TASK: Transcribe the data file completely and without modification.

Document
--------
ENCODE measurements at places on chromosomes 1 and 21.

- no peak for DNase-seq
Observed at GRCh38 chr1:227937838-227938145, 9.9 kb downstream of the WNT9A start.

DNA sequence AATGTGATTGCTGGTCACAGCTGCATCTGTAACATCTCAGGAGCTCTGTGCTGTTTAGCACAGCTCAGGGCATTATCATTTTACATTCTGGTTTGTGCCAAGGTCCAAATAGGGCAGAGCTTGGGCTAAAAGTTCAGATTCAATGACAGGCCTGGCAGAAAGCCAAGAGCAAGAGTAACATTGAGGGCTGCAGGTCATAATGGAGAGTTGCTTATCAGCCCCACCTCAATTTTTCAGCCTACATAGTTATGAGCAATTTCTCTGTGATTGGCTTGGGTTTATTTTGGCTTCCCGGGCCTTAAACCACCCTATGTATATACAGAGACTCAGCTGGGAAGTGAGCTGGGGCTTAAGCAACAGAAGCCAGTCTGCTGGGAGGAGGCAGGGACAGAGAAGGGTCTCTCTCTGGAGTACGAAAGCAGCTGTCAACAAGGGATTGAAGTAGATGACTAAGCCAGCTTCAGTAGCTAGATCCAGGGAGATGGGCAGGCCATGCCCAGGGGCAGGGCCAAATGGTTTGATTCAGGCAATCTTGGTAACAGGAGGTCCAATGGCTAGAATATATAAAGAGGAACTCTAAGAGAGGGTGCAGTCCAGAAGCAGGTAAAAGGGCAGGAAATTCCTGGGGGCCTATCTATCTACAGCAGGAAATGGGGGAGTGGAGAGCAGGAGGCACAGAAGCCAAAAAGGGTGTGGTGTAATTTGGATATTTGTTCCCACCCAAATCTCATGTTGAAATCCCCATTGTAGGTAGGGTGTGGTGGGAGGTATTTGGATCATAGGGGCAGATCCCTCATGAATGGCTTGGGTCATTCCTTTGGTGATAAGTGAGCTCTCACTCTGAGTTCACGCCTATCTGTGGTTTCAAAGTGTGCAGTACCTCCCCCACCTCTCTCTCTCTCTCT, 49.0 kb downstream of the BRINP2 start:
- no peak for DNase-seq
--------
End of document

ENCODE measurements at places on chromosomes 1 and 21.

- no peak for DNase-seq
Observed at GRCh38 chr1:227937838-227938145, 9.9 kb downstream of the WNT9A start.

DNA sequence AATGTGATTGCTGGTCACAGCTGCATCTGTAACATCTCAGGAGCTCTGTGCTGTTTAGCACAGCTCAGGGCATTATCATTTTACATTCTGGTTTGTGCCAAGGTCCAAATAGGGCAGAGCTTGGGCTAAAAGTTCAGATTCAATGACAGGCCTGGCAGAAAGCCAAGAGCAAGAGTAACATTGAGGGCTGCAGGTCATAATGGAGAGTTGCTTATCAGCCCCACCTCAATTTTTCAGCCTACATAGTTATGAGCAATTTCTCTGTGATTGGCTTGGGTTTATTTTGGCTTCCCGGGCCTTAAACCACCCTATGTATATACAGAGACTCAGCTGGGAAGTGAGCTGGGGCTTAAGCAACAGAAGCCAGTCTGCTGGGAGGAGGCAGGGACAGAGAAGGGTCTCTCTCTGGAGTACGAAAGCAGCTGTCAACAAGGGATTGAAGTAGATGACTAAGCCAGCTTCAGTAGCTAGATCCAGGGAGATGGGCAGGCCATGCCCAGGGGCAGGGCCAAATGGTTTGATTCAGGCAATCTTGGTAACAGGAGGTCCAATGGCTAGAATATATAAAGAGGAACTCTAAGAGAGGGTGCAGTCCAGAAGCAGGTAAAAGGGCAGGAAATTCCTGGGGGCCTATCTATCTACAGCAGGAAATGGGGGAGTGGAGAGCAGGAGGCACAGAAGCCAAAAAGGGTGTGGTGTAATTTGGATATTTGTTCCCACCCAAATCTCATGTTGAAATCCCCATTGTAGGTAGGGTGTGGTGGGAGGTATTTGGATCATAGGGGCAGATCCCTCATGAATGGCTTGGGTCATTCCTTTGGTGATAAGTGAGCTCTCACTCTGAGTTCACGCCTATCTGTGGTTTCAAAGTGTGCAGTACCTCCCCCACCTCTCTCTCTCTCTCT, 49.0 kb downstream of the BRINP2 start:
- no peak for DNase-seq